Not that anyone has trouble appreciating Brady, but his absence could put the Patriots into a hole this season. Now 39, Brady will have to hit the ground running once he returns against Cleveland in Week 5. That shouldn’t be a problem, given the way he continues to deliver on an annual basis. Brady threw for 4,770 yards last season (third most in his career) and led the league with 36 TD passes, again putting up those numbers without a true No. 1 receiver.
Potential breakout player: DeVante Parker, WR, Dolphins
Parker broke out late in his rookie season, averaging 74 yards receiving over Miami’s final six games and closing out the year with 106 yards and a touchdown against New England. Only then did the Dolphins get a chance to see the Parker they had drafted, as opposed to the high-upside player sidelined by a lingering foot injury. With Gase expected to help turn the offense loose, Parker stands to benefit.
Rookie to watch: Darron Lee, LB, Jets
The Jets entered this spring’s draft wanting to get younger and more athletic at linebacker. Enter Lee and edge rusher Jordan Jenkins, both of whom should be in the starting lineup come Week 1. Even if Lee can’t leapfrog veteran Erin Henderson by then, he figures to be on the field extensively in nickel situations. His athleticism is off the charts—ideal for a league with more multi-threat running backs and tight ends than ever before.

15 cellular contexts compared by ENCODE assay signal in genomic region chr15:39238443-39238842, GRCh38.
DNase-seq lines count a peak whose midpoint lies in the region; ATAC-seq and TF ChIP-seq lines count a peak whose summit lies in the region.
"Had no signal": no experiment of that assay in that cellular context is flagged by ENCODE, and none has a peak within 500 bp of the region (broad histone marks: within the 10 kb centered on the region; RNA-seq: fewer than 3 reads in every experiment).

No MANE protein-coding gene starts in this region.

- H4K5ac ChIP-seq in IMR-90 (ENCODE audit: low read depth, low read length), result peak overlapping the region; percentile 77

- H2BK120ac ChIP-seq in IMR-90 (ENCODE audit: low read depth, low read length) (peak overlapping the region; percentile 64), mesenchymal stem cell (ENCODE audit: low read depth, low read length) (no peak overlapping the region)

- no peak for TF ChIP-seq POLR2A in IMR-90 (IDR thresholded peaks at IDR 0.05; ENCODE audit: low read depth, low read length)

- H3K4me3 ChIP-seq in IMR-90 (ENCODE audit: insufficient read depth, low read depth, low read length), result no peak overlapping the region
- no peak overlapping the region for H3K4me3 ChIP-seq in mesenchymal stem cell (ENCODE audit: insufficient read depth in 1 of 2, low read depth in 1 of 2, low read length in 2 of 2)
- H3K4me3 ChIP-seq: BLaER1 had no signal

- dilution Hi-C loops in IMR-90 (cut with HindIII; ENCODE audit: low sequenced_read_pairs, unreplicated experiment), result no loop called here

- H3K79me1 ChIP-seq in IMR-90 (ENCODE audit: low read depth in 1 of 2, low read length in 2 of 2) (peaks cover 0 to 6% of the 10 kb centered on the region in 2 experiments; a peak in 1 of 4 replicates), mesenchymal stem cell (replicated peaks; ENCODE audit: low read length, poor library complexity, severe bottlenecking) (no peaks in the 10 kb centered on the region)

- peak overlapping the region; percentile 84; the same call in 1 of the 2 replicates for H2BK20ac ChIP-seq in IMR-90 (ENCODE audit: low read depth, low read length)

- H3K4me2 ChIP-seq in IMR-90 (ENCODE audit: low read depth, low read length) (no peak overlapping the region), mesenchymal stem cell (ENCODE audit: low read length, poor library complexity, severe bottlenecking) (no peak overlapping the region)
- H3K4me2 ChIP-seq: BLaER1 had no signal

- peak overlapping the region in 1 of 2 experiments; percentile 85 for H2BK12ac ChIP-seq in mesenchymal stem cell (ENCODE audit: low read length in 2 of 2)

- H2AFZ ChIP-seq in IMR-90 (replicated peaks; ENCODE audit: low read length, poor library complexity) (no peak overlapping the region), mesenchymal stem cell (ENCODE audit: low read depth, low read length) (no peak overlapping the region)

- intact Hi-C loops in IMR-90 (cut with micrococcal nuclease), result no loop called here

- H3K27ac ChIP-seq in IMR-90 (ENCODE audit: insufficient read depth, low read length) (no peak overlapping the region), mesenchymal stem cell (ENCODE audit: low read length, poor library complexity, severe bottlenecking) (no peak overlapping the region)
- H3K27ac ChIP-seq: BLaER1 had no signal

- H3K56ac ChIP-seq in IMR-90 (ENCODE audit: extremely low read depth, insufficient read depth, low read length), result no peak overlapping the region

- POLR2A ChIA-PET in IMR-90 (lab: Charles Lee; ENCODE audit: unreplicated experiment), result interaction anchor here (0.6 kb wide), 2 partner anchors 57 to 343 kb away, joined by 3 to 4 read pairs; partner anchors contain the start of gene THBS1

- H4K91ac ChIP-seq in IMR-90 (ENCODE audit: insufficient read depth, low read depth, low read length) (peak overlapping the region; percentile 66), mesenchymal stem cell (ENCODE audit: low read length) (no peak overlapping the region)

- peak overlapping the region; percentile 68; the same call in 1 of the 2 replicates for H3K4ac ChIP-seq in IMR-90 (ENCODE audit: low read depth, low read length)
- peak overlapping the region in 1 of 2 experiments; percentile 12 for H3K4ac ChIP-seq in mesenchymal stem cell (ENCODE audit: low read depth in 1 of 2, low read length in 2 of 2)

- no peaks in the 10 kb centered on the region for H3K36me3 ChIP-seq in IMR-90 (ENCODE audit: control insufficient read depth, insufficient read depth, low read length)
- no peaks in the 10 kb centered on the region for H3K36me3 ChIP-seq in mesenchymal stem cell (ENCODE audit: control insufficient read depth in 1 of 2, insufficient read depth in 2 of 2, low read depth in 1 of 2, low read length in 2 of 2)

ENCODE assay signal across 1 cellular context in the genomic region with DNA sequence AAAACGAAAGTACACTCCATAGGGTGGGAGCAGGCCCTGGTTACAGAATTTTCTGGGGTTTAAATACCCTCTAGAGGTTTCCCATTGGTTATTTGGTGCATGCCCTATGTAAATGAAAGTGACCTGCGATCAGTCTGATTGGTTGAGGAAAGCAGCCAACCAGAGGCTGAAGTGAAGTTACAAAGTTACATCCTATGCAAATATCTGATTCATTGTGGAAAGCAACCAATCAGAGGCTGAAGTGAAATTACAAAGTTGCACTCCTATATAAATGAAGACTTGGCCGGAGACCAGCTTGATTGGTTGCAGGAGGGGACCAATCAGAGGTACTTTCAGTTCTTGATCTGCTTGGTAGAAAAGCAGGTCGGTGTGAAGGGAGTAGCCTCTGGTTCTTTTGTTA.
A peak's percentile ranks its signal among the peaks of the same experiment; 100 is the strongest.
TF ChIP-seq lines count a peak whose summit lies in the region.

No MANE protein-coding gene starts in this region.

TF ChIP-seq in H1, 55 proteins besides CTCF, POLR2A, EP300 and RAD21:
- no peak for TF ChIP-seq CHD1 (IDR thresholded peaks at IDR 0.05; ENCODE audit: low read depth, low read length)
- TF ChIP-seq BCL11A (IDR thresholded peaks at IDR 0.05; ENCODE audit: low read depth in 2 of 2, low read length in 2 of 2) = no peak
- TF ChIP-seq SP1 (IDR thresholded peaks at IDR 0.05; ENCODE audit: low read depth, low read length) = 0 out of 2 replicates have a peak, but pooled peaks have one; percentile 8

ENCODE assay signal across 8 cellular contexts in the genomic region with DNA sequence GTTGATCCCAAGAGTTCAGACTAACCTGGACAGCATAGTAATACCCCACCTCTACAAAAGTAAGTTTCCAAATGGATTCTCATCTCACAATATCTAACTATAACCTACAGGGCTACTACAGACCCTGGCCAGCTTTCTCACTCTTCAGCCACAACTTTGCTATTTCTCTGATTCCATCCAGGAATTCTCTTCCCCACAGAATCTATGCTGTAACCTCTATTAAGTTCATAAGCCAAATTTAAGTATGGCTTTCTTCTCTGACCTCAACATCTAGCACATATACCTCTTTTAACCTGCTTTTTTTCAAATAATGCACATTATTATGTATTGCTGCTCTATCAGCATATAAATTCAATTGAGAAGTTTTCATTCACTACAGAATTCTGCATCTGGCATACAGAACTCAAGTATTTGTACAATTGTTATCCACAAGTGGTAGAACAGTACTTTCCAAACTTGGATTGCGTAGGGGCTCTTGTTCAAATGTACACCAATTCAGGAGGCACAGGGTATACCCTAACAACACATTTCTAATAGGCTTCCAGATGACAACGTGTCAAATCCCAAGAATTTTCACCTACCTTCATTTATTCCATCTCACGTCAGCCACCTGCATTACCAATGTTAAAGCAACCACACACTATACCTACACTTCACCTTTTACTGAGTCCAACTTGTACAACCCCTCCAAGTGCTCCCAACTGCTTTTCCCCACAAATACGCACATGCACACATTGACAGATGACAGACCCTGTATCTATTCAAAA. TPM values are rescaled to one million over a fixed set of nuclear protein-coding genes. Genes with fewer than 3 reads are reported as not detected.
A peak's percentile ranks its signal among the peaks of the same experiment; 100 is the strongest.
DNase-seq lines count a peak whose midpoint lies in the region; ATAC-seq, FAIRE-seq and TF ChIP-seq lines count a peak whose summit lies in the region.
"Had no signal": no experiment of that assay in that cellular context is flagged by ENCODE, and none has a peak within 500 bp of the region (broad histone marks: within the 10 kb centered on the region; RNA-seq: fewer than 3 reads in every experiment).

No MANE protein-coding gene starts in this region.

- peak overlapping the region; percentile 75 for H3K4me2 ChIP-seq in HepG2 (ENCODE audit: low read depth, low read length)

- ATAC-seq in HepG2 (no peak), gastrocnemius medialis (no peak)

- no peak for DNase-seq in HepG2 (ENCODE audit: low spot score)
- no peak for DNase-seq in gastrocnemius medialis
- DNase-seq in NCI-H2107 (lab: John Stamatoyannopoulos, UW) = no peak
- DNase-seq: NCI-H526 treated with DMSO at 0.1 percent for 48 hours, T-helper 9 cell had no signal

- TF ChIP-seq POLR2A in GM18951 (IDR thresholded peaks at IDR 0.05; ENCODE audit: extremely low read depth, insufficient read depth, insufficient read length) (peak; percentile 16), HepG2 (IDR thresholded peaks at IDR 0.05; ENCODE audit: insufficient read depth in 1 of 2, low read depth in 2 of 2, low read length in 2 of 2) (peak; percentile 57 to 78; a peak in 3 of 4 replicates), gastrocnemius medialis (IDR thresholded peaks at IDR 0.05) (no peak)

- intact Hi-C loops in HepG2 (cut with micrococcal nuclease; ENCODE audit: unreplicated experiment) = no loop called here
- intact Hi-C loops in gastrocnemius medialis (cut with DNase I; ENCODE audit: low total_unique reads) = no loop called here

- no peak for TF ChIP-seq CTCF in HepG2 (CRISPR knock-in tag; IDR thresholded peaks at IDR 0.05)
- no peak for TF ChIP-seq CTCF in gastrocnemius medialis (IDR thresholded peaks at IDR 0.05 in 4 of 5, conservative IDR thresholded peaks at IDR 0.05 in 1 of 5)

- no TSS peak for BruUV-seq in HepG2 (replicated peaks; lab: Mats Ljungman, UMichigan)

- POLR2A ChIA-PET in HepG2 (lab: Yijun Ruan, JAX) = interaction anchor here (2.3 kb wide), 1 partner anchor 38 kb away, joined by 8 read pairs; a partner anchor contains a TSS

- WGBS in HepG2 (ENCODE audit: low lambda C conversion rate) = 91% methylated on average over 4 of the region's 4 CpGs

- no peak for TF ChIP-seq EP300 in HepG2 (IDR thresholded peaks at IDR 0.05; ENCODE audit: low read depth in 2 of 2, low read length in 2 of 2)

Coach with the most to prove: Rex Ryan
Ryan has brought some of this on himself with his bravado. To wit: Upon arriving Buffalo last season, he proclaimed the Bills would make the playoffs that year—a statement he later said he regretted making. This is just his second year with the organization, but the Bills are built to win in the very near future, so another 8–8 or sub-.500 season won’t cut it. Ryan also has not produced a winning season since his Jets finished 11–5 in 2010.
Must-watch divisional game: Patriots at Jets, Nov. 27.
New England will face three playoff teams during a five-game midseason stretch—the Bengals, Steelers and Seahawks—then turn around and visit the Jets in Week 12. By then, we’ll have a very good idea of which teams are legitimate playoff contenders. Two things to keep in mind with regard to the Jets: 1) This game comes after their bye; 2) They open the season playing five of six against 2015 playoff teams, just two at home. If they’re still in the hunt when New England comes calling, it will be well past time to take them seriously.